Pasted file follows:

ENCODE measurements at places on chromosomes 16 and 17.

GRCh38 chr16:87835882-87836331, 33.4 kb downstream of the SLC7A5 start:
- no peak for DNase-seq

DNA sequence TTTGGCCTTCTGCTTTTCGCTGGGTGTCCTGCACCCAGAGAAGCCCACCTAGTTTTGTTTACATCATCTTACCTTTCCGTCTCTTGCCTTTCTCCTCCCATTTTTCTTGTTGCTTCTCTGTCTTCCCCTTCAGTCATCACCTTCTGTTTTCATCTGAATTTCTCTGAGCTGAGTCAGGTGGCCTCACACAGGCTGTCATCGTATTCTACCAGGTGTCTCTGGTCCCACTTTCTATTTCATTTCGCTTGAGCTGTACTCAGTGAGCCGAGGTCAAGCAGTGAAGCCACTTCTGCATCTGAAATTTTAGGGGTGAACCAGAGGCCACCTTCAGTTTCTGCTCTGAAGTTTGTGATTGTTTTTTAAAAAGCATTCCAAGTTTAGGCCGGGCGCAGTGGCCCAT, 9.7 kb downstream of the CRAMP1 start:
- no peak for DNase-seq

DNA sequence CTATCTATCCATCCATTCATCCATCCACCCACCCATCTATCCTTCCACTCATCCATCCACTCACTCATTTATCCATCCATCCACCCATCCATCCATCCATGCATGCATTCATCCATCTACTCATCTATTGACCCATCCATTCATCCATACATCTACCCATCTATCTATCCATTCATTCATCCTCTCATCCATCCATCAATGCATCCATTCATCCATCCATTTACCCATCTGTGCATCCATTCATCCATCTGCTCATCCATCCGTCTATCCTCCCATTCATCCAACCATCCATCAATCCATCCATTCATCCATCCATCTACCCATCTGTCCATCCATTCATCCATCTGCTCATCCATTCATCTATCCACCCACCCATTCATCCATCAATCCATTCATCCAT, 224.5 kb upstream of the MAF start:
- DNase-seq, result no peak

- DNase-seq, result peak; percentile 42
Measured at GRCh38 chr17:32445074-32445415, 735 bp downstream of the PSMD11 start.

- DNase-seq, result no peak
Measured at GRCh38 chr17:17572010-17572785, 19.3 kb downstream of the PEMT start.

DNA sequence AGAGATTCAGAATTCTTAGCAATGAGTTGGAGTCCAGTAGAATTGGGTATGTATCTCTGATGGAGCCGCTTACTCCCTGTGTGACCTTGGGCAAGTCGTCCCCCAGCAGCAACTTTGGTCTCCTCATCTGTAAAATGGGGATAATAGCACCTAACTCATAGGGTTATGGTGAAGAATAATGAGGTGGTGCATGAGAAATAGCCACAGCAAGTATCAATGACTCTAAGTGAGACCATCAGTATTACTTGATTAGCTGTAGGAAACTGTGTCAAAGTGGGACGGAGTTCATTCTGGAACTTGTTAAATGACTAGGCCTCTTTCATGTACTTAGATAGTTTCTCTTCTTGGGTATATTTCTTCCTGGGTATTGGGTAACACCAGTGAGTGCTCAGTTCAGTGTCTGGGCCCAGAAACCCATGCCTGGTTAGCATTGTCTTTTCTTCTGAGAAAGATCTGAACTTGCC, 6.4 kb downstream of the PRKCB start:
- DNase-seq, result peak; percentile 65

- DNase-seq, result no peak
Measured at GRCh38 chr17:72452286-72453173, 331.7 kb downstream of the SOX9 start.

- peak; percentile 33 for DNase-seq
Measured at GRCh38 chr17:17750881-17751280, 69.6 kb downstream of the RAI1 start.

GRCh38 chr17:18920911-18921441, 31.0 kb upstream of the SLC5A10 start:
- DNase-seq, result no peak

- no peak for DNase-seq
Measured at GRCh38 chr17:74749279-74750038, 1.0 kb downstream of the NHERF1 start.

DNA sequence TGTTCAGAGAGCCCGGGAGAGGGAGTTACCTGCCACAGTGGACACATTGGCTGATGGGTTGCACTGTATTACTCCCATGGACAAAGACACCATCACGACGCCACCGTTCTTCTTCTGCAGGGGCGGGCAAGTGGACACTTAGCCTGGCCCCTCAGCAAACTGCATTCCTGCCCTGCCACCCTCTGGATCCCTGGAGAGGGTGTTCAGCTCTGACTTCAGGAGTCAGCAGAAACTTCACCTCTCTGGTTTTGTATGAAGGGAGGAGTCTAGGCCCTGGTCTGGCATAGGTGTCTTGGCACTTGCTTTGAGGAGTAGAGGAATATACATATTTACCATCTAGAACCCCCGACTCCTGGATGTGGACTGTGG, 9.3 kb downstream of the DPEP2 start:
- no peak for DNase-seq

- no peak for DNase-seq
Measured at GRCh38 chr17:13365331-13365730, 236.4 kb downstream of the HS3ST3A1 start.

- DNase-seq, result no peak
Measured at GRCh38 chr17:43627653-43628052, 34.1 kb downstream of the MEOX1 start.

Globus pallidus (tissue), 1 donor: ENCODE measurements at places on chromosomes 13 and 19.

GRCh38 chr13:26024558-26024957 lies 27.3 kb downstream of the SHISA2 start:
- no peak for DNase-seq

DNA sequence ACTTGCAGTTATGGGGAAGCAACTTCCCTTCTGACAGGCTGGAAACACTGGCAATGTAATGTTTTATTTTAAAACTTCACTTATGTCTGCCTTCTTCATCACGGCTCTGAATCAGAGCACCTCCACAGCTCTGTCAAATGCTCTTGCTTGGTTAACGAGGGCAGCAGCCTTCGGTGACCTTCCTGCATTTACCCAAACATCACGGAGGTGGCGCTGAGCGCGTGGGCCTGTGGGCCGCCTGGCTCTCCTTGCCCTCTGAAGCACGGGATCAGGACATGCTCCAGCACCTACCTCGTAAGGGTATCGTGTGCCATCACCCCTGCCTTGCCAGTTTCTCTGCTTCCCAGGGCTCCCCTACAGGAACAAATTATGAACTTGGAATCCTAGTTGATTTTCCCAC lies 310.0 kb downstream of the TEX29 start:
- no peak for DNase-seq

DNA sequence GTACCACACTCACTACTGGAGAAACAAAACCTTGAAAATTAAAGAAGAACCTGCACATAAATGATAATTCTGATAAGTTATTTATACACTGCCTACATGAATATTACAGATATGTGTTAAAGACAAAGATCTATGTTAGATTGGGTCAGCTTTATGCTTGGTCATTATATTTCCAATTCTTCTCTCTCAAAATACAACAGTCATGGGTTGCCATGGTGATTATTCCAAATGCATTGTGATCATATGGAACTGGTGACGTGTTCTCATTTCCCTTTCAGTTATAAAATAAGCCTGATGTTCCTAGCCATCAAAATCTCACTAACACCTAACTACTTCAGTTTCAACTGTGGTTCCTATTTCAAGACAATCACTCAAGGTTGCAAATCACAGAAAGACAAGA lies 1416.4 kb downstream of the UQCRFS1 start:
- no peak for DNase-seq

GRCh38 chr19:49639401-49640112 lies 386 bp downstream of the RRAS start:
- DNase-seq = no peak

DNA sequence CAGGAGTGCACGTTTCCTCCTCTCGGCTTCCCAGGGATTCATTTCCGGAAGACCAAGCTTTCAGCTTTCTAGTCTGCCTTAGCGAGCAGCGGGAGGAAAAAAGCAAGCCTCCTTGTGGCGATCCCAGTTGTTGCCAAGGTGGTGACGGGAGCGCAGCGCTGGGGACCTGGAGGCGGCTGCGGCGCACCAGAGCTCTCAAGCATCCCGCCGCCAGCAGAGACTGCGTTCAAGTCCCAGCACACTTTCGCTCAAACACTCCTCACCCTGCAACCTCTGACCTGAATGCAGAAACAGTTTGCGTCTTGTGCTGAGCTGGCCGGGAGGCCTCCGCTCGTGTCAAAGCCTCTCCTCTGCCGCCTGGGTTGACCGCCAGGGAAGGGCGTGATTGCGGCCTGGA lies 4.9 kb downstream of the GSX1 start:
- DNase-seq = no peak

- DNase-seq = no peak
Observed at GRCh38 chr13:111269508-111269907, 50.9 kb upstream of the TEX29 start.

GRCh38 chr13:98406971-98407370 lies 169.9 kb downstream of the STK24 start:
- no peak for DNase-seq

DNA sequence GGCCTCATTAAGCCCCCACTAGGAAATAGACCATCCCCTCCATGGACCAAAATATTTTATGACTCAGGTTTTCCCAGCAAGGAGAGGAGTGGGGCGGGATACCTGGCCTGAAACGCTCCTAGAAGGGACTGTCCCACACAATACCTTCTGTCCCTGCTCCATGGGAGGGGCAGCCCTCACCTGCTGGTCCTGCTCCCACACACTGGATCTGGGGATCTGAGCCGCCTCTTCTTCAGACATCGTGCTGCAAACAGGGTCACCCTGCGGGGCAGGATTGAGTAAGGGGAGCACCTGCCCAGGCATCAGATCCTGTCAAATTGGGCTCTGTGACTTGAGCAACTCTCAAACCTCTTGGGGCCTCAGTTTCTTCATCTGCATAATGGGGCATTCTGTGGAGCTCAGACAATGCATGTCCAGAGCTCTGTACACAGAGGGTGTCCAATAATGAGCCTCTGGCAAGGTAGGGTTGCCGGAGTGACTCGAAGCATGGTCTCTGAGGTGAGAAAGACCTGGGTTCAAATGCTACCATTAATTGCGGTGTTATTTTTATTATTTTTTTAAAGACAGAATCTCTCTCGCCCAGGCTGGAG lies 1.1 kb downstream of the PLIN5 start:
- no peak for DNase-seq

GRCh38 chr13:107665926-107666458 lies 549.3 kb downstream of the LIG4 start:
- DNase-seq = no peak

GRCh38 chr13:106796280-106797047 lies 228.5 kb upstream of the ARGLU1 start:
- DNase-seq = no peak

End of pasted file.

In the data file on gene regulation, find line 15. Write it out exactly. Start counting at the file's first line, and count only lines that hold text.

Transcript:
Measured at GRCh38 chr17:72452286-72453173, 331.7 kb downstream of the SOX9 start.